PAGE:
Android is an open platform, and that means that if you don't like a feature set in Android or feel that it needs something else, all you really have to do is wait. Indeed, Android keeps getting better and better, which is probably why it's becoming one of the hottest selling smartphone lines around. Every carrier has a version of Android to share with its consumers, and that means that variety just isn't a problem on Android.
However, just because Android is open doesn't mean that it doesn't have to evolve and get new features every once in a while. If you've been following the tech news, then you already know that Android 2.2 is out. This means that carriers and manufacturers will start pushing out the updates to the various Android handsets on the market. Even though Android 2.2 "Froyo" has been out for a while now, not everyone has been enjoying the new Android 2.2 just yet.
There's a reason for that. Those in charge of upgrading each handset line don't always rush out to push out an update. There may be last minute bugs and problems that have to be worked out. This means that instead of getting the most cutting edge Android once it's released, you may be waiting weeks or even months to catch up. Some phones, like the Motorola i1 on Boost Mobile, are still way back on Android 1.6 -- they clearly have a lot more upgrading to do than other phones.
So, what can you expect in Android 2.2? Well, the focus in "Froyo" has been on tightening up the user interface, which means adding more customization options while still giving users the quick navigation that they've been looking forward to. There are new shortcuts on the Home screen that make it easier to get to frequently used programs.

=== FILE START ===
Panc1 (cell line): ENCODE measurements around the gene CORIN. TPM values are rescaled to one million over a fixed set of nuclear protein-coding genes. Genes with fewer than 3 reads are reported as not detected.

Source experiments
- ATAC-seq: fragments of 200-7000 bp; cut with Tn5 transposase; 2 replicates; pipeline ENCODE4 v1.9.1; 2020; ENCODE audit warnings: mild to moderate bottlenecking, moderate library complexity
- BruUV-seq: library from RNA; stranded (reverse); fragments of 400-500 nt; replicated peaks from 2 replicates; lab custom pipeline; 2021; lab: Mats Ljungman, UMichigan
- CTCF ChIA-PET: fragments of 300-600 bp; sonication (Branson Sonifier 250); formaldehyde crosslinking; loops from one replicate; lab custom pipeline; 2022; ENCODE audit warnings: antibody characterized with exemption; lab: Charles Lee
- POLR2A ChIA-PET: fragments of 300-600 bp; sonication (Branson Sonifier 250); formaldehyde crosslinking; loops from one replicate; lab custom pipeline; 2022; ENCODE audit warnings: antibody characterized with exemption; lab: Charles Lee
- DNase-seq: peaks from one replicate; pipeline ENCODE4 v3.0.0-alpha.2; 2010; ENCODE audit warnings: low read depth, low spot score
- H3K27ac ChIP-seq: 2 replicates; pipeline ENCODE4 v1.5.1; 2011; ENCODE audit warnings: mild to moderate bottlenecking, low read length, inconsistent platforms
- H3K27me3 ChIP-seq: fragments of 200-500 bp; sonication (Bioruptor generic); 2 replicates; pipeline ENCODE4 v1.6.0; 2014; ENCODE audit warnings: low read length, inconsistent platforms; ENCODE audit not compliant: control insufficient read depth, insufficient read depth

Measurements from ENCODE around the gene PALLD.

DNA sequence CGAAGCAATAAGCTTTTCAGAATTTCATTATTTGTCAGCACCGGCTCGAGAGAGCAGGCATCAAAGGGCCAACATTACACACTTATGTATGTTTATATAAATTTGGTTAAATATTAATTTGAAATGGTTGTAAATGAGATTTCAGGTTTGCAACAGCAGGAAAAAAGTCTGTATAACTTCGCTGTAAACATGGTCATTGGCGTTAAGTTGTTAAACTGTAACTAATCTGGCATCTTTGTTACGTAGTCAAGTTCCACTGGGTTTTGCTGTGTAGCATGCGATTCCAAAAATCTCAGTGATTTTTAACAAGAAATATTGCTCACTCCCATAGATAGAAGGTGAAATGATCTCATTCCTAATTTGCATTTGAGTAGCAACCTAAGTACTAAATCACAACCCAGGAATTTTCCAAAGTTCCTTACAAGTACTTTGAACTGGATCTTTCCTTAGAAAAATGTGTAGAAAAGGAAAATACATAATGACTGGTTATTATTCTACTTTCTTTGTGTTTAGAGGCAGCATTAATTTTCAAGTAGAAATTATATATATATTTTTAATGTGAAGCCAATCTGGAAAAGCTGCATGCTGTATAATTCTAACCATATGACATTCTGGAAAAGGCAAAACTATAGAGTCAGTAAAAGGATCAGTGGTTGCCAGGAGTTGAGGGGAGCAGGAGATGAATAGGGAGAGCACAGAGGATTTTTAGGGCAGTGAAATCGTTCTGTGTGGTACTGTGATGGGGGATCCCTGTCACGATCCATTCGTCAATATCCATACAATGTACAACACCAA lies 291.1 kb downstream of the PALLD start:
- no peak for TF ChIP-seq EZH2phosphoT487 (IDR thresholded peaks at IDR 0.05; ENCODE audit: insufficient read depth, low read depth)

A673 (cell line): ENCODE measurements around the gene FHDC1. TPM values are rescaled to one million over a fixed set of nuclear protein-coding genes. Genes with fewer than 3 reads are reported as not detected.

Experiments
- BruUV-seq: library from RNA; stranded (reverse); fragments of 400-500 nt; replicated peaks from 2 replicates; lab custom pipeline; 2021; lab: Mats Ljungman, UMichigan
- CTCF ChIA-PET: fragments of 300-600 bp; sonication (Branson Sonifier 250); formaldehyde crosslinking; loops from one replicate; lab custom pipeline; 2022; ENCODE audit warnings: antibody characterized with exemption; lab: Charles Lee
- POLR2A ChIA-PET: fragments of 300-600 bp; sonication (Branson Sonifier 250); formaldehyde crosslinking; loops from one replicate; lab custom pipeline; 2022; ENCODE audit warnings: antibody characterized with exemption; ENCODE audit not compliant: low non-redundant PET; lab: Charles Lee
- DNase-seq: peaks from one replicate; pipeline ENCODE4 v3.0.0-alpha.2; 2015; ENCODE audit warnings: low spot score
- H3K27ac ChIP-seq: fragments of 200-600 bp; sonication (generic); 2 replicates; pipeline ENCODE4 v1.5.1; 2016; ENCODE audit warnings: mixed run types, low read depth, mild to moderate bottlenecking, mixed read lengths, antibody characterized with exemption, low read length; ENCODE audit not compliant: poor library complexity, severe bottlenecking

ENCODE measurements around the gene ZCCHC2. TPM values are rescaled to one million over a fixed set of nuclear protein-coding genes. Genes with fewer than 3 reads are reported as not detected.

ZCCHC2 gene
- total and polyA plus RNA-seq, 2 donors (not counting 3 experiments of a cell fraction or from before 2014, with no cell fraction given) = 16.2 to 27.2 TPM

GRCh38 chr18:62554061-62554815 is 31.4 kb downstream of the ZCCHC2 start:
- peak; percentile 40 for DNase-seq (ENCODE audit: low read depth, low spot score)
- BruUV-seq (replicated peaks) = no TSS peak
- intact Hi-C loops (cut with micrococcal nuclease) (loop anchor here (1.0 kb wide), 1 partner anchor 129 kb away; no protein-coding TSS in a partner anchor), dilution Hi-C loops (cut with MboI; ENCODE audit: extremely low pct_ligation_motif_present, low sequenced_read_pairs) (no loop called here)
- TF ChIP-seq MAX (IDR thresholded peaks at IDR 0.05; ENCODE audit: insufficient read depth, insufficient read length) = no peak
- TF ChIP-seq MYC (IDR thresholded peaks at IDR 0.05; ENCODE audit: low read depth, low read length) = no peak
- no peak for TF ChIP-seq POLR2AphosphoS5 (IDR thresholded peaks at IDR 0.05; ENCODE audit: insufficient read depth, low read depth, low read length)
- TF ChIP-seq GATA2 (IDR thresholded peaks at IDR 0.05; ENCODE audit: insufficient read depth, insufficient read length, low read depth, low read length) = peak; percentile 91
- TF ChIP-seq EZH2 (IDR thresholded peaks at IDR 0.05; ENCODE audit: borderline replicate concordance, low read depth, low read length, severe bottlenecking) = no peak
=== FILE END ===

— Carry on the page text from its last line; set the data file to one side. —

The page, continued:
Support for Exchange has also been increased in this update, which is something the business community has been hoping for. Business use on Android is something that's growing as well, which cuts into Research in Motion's market dramatically. After all, the Blackberry has long been the phone of choice for people in the corporate world, but that could change as Android get more and more powerful as well as secure.
Android 2.2 also turns the heat up on the portability -- turning your phone into a giant hotspot could well be a reality, as long as it's running Android 2.2. Right now, you can share your 3G connection with a laptop by connecting the two with a USB cable -- naturally, the cable doesn't always come with the phone.
Overall, there's a lot of functionality on the way for consumers that pick up Android 2.2, but they'll have to wait for that update.